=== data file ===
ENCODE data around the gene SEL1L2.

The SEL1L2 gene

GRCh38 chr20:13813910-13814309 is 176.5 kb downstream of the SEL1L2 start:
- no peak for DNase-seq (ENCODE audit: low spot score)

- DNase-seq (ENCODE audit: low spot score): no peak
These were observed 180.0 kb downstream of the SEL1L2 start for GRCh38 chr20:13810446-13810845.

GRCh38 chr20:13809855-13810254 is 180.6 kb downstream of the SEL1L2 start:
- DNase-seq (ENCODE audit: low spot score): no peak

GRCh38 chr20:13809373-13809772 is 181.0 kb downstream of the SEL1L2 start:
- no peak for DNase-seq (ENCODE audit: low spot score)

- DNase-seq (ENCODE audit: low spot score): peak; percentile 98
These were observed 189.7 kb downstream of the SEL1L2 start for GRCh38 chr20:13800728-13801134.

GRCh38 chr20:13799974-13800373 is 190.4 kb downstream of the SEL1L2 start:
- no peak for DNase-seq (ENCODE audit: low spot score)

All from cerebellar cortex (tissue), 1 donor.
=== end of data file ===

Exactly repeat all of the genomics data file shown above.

ENCODE data around the gene SEL1L2.

The SEL1L2 gene

GRCh38 chr20:13813910-13814309 is 176.5 kb downstream of the SEL1L2 start:
- no peak for DNase-seq (ENCODE audit: low spot score)

- DNase-seq (ENCODE audit: low spot score): no peak
These were observed 180.0 kb downstream of the SEL1L2 start for GRCh38 chr20:13810446-13810845.

GRCh38 chr20:13809855-13810254 is 180.6 kb downstream of the SEL1L2 start:
- DNase-seq (ENCODE audit: low spot score): no peak

GRCh38 chr20:13809373-13809772 is 181.0 kb downstream of the SEL1L2 start:
- no peak for DNase-seq (ENCODE audit: low spot score)

- DNase-seq (ENCODE audit: low spot score): peak; percentile 98
These were observed 189.7 kb downstream of the SEL1L2 start for GRCh38 chr20:13800728-13801134.

GRCh38 chr20:13799974-13800373 is 190.4 kb downstream of the SEL1L2 start:
- no peak for DNase-seq (ENCODE audit: low spot score)

All from cerebellar cortex (tissue), 1 donor.